Sexual LIberation FrontThis summer, I published my first “product.”  I grew up in Cleveland, Ohio during the 1980’s, when the hardcore punk scene was going strong.  I came up on zines, and have a strong affinity for information being distributed in a sub-culture underground.  This first issue of my zine is a labor of love, and I offer it in spirit of the gift economy: it will not be sold or bartered, ever.

It feels really scary to put a huge piece of my work out into the world, and let go of control over what will happen with it.  But it feels important in service of our collective sexual liberation.  That said, may this delight you, instruct you, challenge you and ultimately serve you.

Sexual Liberation Front: For Queers and those of Marginalized Sexual Identity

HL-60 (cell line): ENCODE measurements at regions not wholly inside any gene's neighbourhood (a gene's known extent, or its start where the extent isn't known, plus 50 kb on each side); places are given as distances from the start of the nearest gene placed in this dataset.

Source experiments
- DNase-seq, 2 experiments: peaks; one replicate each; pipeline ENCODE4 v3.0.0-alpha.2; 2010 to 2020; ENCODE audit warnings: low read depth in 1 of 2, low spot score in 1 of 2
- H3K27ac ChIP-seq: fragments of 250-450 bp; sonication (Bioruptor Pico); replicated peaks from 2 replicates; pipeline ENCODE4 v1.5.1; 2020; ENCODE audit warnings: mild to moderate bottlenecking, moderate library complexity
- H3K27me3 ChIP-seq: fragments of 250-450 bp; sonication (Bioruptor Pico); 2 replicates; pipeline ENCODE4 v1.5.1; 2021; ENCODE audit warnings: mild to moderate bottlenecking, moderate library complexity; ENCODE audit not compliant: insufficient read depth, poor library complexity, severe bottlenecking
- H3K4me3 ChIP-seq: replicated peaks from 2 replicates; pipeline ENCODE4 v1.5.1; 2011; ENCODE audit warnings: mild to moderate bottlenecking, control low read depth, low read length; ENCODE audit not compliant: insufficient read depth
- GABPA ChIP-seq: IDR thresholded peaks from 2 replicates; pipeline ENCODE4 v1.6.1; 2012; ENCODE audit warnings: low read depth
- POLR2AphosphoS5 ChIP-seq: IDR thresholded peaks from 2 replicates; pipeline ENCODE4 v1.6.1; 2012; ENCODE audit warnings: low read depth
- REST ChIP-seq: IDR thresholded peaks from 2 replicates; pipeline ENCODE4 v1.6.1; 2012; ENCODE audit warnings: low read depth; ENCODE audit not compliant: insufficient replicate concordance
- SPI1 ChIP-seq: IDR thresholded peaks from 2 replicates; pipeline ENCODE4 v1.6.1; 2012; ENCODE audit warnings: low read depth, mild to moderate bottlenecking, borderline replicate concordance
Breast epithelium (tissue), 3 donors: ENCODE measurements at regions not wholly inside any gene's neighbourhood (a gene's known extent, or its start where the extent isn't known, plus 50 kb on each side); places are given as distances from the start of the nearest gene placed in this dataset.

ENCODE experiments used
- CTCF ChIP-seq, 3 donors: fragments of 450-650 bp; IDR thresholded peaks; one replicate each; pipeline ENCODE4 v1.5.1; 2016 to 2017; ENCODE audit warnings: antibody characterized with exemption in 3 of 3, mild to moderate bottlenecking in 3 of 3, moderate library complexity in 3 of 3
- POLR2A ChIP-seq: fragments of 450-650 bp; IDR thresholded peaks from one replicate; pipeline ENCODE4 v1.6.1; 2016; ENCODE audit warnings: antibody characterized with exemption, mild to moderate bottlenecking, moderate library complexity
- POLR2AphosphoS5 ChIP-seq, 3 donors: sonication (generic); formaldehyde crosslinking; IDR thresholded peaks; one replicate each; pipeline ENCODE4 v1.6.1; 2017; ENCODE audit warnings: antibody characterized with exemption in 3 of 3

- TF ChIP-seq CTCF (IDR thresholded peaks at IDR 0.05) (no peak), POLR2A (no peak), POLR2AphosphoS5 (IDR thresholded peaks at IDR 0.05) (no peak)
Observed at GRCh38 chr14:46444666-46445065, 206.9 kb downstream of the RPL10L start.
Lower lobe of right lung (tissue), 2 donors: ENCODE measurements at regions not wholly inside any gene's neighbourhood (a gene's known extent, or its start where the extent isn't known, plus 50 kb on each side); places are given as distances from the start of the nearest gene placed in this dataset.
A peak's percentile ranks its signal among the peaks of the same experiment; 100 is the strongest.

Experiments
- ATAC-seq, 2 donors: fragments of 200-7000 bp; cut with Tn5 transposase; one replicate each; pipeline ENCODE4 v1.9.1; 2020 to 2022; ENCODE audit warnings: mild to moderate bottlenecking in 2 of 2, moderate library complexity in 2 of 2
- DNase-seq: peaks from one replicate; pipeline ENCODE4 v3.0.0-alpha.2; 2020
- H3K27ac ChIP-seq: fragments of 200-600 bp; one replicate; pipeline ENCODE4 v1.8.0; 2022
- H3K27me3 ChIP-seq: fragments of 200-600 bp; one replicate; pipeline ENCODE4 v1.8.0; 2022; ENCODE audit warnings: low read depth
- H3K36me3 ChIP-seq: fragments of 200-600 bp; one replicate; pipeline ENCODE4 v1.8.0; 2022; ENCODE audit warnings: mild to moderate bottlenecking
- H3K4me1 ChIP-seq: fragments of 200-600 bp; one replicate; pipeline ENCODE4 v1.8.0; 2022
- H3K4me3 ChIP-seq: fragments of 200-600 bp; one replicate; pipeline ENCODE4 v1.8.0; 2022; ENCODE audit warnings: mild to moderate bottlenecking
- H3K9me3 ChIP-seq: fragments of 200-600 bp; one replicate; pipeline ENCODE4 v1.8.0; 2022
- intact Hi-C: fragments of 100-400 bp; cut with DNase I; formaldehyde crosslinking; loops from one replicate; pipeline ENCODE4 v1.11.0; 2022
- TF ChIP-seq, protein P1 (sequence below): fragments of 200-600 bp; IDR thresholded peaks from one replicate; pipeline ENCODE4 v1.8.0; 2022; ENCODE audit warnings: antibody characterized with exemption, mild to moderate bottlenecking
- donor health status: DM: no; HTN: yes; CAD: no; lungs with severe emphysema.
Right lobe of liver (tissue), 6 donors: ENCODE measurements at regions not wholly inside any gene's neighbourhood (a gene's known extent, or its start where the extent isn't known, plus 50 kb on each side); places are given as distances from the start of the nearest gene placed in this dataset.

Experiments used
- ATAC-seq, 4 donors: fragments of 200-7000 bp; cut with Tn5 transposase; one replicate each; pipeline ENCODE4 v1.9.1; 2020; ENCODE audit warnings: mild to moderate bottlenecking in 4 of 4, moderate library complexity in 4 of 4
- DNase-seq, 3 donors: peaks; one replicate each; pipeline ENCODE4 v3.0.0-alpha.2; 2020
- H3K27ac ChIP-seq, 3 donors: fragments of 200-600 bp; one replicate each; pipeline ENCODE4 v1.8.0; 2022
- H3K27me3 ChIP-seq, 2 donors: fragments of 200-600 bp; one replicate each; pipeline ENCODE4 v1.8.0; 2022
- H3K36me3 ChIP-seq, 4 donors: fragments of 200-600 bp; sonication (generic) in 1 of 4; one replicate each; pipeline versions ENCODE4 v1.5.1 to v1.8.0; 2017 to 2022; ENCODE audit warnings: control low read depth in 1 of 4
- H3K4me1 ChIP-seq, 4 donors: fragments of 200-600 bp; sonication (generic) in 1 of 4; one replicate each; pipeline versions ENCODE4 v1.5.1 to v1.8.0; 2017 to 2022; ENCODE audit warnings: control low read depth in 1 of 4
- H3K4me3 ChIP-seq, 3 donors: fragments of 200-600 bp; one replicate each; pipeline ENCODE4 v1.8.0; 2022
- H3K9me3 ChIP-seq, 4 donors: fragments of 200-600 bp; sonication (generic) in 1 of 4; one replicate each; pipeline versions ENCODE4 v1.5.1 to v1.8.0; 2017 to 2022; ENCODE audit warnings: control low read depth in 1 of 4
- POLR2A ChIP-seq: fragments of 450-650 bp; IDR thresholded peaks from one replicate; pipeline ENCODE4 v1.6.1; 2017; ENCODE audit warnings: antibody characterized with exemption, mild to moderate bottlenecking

Zine Free Download

Please share, print,  and disseminate widely, with credit.

And no pressure, but if you do read it, it would mean a lot to me if you would drop a note and let me know.

My deepest love for all who read.

Where’s my Sexy?

 My Sexy’s gone!  I want it Back!

When I talk to people about their sexuality, a  theme that often emerges is “I just don’t feel sexual.”  Being out of touch with one’s erotic energy is a common challenge.  Many of us have learned to live with this diminished feeling state, for numerous reasons.  Sometimes in a relationship one person’s libido is less than the others, and the lowest common denominator wins.  Sometimes people are unable to access their erotic energy, and so come to believe they don’t have any.  One woman told me that she was certain that inside lurked a voracious sexual beast that would consume everything if allowed out, and it needed to be tightly controlled.  Other people become dependent on external sources of sexuality: sexual partnership and porn are the two big ones.